HIGHLY PATHOGENIC H5N8 avian influenza has been discovered in wild birds in the Netherlands.
The Dutch ministry for agriculture confirmed that two wild mute swans tested positive for the virus in Kockengen, a village in the province of Utrecht in the North West of the country.
It announced the finding late on Wednesday, 21 October.
Minister Carola Schouten said she had asked the country’s animal diseases expert group to assess the risk to poultry producers in the country.
She would then decide whether follow up steps were necessary.
The finding confirms the fears of European authorities that outbreaks in western Russia and Kazakhstan this summer could mean migrating birds brought the disease back to the continent.
Several studies have demonstrated that cold weather conditions led to the rapid westward expansion of the HPAI virus by infected migratory birds during the 2005-2006 and 2016-2017 waves of HPAI.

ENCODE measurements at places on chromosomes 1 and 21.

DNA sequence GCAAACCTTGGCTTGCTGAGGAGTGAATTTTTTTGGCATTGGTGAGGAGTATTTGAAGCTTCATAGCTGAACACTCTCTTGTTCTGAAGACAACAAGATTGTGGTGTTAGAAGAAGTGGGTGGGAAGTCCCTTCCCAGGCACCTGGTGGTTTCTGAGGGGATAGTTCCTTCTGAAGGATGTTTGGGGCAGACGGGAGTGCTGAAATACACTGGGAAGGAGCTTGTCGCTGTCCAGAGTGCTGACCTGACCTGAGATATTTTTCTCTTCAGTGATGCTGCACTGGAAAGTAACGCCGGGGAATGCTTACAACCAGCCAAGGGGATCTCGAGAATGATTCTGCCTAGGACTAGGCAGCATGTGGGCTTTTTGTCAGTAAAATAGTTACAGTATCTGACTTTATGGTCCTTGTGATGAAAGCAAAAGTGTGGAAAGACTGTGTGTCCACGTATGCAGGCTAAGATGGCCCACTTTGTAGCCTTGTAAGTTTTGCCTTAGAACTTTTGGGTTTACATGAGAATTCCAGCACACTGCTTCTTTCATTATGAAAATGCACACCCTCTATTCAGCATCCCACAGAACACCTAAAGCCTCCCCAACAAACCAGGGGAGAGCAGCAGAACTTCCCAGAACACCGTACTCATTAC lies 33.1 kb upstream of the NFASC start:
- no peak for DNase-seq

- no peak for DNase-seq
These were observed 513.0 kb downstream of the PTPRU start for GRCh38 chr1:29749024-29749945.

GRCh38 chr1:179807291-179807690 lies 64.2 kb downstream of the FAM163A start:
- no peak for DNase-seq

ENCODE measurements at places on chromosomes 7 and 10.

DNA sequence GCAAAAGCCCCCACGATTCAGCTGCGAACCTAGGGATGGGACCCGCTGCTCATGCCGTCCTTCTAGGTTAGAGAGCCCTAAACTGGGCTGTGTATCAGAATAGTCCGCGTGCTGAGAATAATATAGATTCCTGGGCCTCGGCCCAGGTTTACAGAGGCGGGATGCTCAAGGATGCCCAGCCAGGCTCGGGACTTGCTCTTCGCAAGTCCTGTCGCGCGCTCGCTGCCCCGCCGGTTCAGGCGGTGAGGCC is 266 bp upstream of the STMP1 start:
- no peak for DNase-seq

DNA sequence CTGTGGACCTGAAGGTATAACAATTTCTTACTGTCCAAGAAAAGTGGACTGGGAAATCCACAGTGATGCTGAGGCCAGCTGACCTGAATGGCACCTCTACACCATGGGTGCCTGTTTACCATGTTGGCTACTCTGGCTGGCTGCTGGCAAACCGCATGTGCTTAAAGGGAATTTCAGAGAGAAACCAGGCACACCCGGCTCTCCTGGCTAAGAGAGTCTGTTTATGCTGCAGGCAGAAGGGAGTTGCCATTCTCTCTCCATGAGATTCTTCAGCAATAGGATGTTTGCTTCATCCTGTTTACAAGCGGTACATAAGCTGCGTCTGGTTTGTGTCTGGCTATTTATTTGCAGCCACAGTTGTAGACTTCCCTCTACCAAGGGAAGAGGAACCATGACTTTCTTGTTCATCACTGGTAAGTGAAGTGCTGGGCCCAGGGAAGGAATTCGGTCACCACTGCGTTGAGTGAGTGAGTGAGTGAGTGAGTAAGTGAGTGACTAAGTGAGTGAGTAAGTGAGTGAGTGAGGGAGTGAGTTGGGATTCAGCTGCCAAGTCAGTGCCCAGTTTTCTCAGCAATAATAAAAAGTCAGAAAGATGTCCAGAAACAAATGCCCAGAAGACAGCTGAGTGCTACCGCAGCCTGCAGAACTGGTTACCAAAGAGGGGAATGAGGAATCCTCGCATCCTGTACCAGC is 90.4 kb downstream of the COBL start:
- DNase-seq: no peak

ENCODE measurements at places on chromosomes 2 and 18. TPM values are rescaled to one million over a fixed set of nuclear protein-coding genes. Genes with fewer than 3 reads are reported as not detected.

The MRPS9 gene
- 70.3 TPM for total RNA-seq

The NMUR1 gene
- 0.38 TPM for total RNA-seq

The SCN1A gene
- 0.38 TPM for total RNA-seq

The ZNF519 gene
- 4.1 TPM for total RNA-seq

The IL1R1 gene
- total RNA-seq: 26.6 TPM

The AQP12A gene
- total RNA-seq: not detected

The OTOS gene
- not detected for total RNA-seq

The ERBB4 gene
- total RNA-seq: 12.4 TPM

It has not been confirmed to date, however, that is the case with this latest outbreak.
Last week Defra launched its seasonal awareness campaign, encouraging smallholders commercial poultry producers alike to step up biosecurity.
Daniel Dring, of PD Hook Hatcheries, said at the time: “Having had first-hand experience of avian influenza, I know all keepers must maintain the highest standards of biosecurity to keep disease off premises.
“The impact of avian influenza financially and on the people looking after their birds can be devastating; it is a very stressful time for all affected who have to deal with the culling of the birds and the cleaning of the farm afterwards.”
And a joint statement by the four Chief Veterinary Officers in the UK said: “Avian flu is a constant threat to all poultry, and with winter approaching there will be an increasing risk of disease making its way into the UK from migrating birds.”